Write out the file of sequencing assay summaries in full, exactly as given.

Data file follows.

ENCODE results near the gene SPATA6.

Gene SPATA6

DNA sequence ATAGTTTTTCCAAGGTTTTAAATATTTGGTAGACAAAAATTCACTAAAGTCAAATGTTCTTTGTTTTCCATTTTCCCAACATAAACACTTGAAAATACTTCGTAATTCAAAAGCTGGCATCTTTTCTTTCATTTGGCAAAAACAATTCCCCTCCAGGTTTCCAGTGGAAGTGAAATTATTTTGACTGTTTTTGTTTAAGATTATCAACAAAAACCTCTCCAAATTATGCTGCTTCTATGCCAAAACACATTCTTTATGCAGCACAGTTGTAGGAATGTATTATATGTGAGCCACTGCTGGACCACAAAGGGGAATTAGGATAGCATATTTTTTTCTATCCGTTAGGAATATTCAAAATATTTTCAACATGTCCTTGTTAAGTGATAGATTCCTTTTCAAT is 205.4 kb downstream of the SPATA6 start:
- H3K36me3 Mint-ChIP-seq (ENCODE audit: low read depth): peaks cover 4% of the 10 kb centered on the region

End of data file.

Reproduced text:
ENCODE results near the gene SPATA6.

Gene SPATA6

DNA sequence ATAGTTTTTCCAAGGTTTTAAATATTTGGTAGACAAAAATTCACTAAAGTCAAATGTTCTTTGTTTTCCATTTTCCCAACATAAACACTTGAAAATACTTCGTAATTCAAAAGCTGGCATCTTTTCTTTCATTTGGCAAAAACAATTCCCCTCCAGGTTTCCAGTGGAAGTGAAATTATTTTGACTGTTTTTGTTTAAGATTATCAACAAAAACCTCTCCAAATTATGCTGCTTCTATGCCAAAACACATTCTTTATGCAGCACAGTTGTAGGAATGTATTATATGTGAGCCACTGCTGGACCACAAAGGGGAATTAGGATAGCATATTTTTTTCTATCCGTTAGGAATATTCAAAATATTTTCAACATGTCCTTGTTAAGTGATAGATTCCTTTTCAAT is 205.4 kb downstream of the SPATA6 start:
- H3K36me3 Mint-ChIP-seq (ENCODE audit: low read depth): peaks cover 4% of the 10 kb centered on the region